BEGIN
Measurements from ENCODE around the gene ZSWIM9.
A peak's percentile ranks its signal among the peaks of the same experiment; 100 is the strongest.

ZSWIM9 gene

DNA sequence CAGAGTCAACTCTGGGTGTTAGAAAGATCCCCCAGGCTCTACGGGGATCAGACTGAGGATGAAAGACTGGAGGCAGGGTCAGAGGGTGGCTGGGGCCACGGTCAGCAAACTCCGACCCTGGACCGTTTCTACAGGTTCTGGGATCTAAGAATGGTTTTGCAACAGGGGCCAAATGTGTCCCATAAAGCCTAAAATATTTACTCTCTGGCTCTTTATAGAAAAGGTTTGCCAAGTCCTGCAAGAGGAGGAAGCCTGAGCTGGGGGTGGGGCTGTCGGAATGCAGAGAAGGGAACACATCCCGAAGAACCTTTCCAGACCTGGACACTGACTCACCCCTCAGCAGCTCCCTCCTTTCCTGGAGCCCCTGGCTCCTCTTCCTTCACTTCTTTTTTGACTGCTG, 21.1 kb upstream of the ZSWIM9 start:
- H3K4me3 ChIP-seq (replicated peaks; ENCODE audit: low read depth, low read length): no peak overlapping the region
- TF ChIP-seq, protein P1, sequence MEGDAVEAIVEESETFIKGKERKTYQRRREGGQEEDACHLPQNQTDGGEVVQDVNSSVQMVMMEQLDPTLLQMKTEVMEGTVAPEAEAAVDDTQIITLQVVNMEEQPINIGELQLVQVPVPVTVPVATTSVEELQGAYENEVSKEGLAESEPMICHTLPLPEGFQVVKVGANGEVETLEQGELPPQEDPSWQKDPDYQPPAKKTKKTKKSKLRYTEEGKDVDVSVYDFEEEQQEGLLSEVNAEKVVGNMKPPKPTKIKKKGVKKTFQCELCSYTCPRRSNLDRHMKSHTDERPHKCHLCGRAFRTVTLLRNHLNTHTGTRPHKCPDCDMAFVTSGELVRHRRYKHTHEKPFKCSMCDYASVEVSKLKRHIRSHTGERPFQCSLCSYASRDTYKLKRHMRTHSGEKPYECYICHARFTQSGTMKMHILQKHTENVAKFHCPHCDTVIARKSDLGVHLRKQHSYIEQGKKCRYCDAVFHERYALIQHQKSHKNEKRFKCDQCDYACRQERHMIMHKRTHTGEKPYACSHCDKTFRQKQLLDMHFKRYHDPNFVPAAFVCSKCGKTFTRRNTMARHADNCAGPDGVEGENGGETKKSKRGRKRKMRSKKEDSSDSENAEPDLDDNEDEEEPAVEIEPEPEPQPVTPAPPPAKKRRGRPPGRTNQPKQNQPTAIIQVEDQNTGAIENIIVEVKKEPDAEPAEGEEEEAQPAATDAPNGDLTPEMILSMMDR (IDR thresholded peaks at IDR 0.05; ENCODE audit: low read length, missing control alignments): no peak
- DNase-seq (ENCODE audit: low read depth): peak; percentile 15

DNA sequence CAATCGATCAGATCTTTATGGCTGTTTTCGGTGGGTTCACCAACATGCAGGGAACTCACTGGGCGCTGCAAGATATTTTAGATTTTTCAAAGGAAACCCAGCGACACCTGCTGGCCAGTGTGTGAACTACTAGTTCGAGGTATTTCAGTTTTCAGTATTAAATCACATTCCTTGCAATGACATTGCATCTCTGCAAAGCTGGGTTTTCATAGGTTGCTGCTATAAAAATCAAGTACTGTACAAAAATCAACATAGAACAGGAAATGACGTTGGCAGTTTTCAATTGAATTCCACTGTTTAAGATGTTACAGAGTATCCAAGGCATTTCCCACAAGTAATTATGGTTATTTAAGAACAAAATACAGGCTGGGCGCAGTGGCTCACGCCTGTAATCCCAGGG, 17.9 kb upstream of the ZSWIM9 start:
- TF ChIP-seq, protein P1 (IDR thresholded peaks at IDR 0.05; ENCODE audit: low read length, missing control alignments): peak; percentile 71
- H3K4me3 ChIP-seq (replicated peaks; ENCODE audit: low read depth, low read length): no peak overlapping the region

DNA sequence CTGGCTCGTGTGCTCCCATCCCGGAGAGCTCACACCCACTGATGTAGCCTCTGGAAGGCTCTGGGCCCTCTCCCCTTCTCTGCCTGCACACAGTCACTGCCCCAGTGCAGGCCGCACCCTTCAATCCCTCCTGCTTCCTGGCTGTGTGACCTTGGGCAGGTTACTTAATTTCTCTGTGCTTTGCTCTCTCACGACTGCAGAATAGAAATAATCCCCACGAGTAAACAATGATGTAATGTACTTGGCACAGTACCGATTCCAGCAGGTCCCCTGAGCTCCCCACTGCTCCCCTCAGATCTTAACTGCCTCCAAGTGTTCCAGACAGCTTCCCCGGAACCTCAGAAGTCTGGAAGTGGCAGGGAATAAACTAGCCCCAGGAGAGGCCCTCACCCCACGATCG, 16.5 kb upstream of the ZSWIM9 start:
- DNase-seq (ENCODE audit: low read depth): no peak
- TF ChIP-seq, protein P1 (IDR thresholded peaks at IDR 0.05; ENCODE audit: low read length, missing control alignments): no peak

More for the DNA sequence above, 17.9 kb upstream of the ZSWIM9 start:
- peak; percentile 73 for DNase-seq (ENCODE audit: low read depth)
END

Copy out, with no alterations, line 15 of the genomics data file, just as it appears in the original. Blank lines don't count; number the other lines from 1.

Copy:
- peak; percentile 73 for DNase-seq (ENCODE audit: low read depth)